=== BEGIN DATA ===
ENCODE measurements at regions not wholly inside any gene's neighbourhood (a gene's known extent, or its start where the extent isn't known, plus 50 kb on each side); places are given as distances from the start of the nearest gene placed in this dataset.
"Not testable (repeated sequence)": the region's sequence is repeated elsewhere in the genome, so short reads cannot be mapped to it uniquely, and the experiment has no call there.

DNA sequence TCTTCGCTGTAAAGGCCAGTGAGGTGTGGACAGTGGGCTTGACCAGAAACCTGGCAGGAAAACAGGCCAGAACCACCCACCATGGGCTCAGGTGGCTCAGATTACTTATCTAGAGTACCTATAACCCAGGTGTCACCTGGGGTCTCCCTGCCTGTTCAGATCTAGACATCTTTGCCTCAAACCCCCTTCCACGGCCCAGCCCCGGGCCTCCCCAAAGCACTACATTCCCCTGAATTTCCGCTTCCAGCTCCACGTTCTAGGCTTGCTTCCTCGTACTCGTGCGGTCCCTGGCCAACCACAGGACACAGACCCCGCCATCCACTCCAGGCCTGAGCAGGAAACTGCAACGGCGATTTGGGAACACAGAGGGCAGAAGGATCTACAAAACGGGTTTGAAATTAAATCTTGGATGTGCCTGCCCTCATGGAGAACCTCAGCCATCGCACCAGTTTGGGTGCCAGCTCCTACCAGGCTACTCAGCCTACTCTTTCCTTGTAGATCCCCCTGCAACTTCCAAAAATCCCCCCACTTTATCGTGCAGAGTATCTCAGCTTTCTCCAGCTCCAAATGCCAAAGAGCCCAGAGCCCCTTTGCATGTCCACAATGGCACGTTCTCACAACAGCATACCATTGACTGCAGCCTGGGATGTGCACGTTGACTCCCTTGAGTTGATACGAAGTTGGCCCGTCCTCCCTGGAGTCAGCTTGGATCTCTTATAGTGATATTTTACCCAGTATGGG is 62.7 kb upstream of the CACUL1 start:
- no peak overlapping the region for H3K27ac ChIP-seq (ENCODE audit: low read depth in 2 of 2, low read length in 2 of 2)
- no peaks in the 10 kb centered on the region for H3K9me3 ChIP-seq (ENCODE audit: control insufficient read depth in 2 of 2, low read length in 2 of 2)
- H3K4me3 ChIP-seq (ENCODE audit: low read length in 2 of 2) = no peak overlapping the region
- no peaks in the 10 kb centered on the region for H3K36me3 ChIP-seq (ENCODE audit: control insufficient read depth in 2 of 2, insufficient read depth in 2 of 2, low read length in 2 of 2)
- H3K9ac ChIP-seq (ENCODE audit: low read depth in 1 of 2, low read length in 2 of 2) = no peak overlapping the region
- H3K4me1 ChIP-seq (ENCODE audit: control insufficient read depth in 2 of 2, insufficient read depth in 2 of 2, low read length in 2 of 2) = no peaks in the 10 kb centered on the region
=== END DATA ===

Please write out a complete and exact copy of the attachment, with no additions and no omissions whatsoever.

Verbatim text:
ENCODE measurements at regions not wholly inside any gene's neighbourhood (a gene's known extent, or its start where the extent isn't known, plus 50 kb on each side); places are given as distances from the start of the nearest gene placed in this dataset.
"Not testable (repeated sequence)": the region's sequence is repeated elsewhere in the genome, so short reads cannot be mapped to it uniquely, and the experiment has no call there.

DNA sequence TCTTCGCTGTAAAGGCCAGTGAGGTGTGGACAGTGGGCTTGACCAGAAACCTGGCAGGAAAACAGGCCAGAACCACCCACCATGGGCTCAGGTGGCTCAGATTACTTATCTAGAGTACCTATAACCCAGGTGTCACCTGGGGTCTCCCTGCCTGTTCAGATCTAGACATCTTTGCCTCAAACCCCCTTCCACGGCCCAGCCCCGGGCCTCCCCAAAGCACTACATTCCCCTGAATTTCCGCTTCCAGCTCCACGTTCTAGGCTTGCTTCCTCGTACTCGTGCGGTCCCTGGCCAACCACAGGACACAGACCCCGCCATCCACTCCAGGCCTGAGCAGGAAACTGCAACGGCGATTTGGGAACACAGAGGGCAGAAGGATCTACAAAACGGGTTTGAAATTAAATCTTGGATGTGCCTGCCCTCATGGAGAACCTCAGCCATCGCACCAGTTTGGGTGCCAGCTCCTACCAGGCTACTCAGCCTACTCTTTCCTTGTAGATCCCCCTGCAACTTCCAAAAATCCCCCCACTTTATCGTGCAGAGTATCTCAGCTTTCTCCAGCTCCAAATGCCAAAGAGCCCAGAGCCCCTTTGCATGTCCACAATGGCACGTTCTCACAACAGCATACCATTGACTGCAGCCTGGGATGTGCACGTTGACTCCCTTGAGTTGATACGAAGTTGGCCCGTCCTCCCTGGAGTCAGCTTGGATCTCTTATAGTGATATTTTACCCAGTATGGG is 62.7 kb upstream of the CACUL1 start:
- no peak overlapping the region for H3K27ac ChIP-seq (ENCODE audit: low read depth in 2 of 2, low read length in 2 of 2)
- no peaks in the 10 kb centered on the region for H3K9me3 ChIP-seq (ENCODE audit: control insufficient read depth in 2 of 2, low read length in 2 of 2)
- H3K4me3 ChIP-seq (ENCODE audit: low read length in 2 of 2) = no peak overlapping the region
- no peaks in the 10 kb centered on the region for H3K36me3 ChIP-seq (ENCODE audit: control insufficient read depth in 2 of 2, insufficient read depth in 2 of 2, low read length in 2 of 2)
- H3K9ac ChIP-seq (ENCODE audit: low read depth in 1 of 2, low read length in 2 of 2) = no peak overlapping the region
- H3K4me1 ChIP-seq (ENCODE audit: control insufficient read depth in 2 of 2, insufficient read depth in 2 of 2, low read length in 2 of 2) = no peaks in the 10 kb centered on the region